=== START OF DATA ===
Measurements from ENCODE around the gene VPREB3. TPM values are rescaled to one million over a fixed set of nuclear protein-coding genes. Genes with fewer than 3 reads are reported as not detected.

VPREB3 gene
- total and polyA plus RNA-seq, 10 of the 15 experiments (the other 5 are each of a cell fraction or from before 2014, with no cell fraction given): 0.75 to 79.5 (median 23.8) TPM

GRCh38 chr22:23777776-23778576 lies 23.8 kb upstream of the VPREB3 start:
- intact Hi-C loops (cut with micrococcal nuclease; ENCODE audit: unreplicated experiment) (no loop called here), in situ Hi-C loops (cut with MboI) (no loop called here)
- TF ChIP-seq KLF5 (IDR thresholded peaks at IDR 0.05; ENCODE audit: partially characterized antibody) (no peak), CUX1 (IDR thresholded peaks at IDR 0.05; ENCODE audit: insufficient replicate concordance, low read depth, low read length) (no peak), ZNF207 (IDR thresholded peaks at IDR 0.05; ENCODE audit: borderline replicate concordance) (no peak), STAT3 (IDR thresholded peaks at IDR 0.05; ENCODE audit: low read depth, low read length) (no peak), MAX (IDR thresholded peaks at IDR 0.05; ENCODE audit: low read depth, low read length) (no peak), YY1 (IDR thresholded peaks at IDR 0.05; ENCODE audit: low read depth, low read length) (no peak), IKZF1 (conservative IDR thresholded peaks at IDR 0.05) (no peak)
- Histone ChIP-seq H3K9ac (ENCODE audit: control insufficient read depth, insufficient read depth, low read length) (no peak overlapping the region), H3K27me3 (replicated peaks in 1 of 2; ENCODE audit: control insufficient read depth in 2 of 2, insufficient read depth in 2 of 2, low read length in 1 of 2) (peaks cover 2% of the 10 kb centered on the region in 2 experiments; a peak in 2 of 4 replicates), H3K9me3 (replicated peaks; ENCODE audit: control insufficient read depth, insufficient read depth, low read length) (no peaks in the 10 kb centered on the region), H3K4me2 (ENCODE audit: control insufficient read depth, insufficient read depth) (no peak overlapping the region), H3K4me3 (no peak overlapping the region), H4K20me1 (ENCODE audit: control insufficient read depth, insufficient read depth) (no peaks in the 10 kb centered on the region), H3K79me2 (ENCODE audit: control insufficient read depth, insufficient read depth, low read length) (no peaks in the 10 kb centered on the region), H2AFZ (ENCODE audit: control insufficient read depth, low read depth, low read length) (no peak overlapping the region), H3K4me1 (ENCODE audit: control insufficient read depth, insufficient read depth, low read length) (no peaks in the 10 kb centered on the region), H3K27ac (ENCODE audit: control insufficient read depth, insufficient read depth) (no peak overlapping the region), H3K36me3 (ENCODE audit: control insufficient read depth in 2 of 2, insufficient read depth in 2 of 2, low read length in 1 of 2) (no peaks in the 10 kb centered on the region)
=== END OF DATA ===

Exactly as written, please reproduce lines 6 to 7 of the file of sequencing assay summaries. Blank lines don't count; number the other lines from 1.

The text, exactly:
- TF ChIP-seq KLF5 (IDR thresholded peaks at IDR 0.05; ENCODE audit: partially characterized antibody) (no peak), CUX1 (IDR thresholded peaks at IDR 0.05; ENCODE audit: insufficient replicate concordance, low read depth, low read length) (no peak), ZNF207 (IDR thresholded peaks at IDR 0.05; ENCODE audit: borderline replicate concordance) (no peak), STAT3 (IDR thresholded peaks at IDR 0.05; ENCODE audit: low read depth, low read length) (no peak), MAX (IDR thresholded peaks at IDR 0.05; ENCODE audit: low read depth, low read length) (no peak), YY1 (IDR thresholded peaks at IDR 0.05; ENCODE audit: low read depth, low read length) (no peak), IKZF1 (conservative IDR thresholded peaks at IDR 0.05) (no peak)
- Histone ChIP-seq H3K9ac (ENCODE audit: control insufficient read depth, insufficient read depth, low read length) (no peak overlapping the region), H3K27me3 (replicated peaks in 1 of 2; ENCODE audit: control insufficient read depth in 2 of 2, insufficient read depth in 2 of 2, low read length in 1 of 2) (peaks cover 2% of the 10 kb centered on the region in 2 experiments; a peak in 2 of 4 replicates), H3K9me3 (replicated peaks; ENCODE audit: control insufficient read depth, insufficient read depth, low read length) (no peaks in the 10 kb centered on the region), H3K4me2 (ENCODE audit: control insufficient read depth, insufficient read depth) (no peak overlapping the region), H3K4me3 (no peak overlapping the region), H4K20me1 (ENCODE audit: control insufficient read depth, insufficient read depth) (no peaks in the 10 kb centered on the region), H3K79me2 (ENCODE audit: control insufficient read depth, insufficient read depth, low read length) (no peaks in the 10 kb centered on the region), H2AFZ (ENCODE audit: control insufficient read depth, low read depth, low read length) (no peak overlapping the region), H3K4me1 (ENCODE audit: control insufficient read depth, insufficient read depth, low read length) (no peaks in the 10 kb centered on the region), H3K27ac (ENCODE audit: control insufficient read depth, insufficient read depth) (no peak overlapping the region), H3K36me3 (ENCODE audit: control insufficient read depth in 2 of 2, insufficient read depth in 2 of 2, low read length in 1 of 2) (no peaks in the 10 kb centered on the region)